Image Processing using GPU Accelerated Connected Component Labeling
High performance image processing is the foundation of many applications
including machine vision, real time object recognition, security and many
other applications. One of the common processing steps in many of these
applications is connected component labeling (CCL). CCL is a simple, but
computationally intensive process.
CCL can be defined as identifying objects within a graph of elements which
have the same identifiable property and are connected.
A series of high resolution digital images will be provided. This challenge
is to process these high resolution images to identify all
objects/areas consisting of groups of adjacent pixels of the same color within
a specified threshold.
The implementation will be checked for correctness and total
Each image will be given to you as a int in row-major order
(first pixel is upper left). Each pixel will be have its three color
channels encoded in a single integer. The lowest order 8 bits will give the
blue channel, the next highest 8 bits the green channel, and the next highest
8 bits the red channel. You will also be given W, the width
of the image.
Two other parameters will control how you find the connected components. The
first is degree_of_connectivity and indicates whether diagonal pixels
should be considered adjacent. If degree_of_connectivity is 4, then
only the 4 adjacent pixels should be considered adjacent. If it is 8, then
the diagonal ones should be considered adjacent also. Finally, a
int threshold will be provided. Two adjacent pixels are
considered to be connected if the sum of the differences in their color
components is not more than threshold. That is, if
|R1-R0| + |G1-G0| + |B1-B0| <= threshold
You should return a int which is the same size as the input.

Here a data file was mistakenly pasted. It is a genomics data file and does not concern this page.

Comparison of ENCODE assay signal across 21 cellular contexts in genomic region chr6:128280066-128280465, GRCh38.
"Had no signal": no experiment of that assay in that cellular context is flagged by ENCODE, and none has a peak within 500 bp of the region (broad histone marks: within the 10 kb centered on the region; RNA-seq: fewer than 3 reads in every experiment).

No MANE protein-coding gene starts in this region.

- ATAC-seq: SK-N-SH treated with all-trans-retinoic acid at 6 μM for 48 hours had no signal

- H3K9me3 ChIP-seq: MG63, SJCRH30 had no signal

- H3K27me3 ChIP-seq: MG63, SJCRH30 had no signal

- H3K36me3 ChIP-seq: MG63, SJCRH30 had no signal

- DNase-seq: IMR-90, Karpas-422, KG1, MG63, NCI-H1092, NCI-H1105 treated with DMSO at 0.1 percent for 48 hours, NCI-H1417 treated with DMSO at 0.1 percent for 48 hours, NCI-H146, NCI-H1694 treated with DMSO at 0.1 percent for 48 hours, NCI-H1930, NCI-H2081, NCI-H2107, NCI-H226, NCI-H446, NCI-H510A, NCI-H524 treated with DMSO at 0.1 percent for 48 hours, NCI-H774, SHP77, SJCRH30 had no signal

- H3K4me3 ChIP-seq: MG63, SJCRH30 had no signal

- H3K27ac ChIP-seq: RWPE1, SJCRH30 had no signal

Each element should specify the index of the connected component that pixel is
in. The index of a connected component is the smallest pixel index (index
into the input array) of any pixel in that component.
For example, consider the 10x10 image shown here:
If the threshold were set to 300, and degree_of_connectivity were 4, we would decompose it into the 6 connected components shown here:
The cyan one would have all its pixels labeled 0, since it's lowest indexed pixel is the upper left corner. The yellow component would have all its pixels labeled 12, since that is the index of the upper left corner of the yellow box. Moving to the end, the lowest index of the large orange region is 32. Note that if degree_of_connectivity had been 8, there would have only been two connected components.
Wikipedia has a comprehensive write up of connected component labeling at http://en.wikipedia.org/wiki/Connected_Component_Labeling.
This task uses a 2D mesh of connected pixels so the generalized case of CCL or
CCA of an arbitrarily connected graph does not have to be solved.
There have also been discussions about the use of NVIDIA CUDA Architecture for CCA in published papers and also on
CUDA Developer forums.
An excellent, easy to follow, paper on the subject can be found at:
In this paper, section 4 "Hypercubic Mesh Graphs" may be helpful.
Environment & Target Configuration
NVIDIA Tesla C1060 with 4GB of Global Memory
Intel Q8200 CPU
4GB of system memory
Centos 5.3 Linux
NVIDIA GeForce GPU for graphics
Your application should use NVIDIA CUDA 2.3 SDK.
gcc, g++, CUDA 2.3 drivers, tookit and SDK are installed on the servers, and
execution path and Library paths setup.
Testing and Scoring
Your score for each test case will be a 0 if you fail to return the right
answer, and otherwise will be your runtime in milliseconds. Your overall
final score will be the total number of pixels processed divided by your
total runtime in seconds. Note that the sum is taken before division is done,
giving more weight to larger test cases. Each incorrect answer (a 0 above) will halve your score, in addition to penalizing your total time 60 seconds.